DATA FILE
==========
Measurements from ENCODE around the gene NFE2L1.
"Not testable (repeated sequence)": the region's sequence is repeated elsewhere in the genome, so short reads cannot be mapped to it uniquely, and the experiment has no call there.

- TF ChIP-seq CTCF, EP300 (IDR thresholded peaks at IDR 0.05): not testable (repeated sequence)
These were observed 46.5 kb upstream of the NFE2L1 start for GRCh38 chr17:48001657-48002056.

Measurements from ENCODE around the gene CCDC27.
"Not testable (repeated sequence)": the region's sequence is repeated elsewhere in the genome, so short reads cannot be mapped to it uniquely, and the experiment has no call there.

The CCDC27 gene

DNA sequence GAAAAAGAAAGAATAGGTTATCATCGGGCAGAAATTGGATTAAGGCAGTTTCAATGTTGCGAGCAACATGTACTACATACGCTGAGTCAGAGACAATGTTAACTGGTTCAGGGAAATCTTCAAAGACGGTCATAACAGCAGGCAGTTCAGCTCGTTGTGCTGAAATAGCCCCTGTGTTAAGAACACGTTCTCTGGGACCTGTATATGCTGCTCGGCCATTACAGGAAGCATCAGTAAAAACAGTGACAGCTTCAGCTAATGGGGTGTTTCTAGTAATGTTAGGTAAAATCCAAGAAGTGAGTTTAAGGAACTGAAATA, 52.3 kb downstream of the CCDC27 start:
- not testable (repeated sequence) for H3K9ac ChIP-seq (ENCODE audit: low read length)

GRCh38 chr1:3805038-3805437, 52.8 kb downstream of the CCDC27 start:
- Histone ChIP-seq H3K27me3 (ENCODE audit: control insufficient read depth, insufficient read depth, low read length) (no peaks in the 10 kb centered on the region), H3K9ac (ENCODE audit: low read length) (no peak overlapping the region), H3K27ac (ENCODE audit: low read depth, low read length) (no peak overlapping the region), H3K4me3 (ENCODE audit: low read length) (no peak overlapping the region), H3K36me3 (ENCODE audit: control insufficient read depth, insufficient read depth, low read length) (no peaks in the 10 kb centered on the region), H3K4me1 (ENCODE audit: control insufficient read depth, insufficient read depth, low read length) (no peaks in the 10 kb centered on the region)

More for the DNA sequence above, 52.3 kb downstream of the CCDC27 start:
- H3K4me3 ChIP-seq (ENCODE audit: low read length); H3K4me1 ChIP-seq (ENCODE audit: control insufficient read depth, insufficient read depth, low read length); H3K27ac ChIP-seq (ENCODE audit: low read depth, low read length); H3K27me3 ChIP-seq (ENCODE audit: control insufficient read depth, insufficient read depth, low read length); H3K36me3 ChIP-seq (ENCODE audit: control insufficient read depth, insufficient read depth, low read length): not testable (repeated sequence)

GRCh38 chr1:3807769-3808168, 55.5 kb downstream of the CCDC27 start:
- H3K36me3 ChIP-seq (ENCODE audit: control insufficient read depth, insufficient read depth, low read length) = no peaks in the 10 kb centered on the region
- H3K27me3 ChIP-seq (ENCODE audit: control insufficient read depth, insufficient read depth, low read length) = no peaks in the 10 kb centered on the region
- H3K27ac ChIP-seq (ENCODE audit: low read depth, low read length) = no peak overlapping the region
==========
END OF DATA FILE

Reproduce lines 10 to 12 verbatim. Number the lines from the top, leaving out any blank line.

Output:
GRCh38 chr1:3805038-3805437, 52.8 kb downstream of the CCDC27 start:
- Histone ChIP-seq H3K27me3 (ENCODE audit: control insufficient read depth, insufficient read depth, low read length) (no peaks in the 10 kb centered on the region), H3K9ac (ENCODE audit: low read length) (no peak overlapping the region), H3K27ac (ENCODE audit: low read depth, low read length) (no peak overlapping the region), H3K4me3 (ENCODE audit: low read length) (no peak overlapping the region), H3K36me3 (ENCODE audit: control insufficient read depth, insufficient read depth, low read length) (no peaks in the 10 kb centered on the region), H3K4me1 (ENCODE audit: control insufficient read depth, insufficient read depth, low read length) (no peaks in the 10 kb centered on the region)

More for the DNA sequence above, 52.3 kb downstream of the CCDC27 start: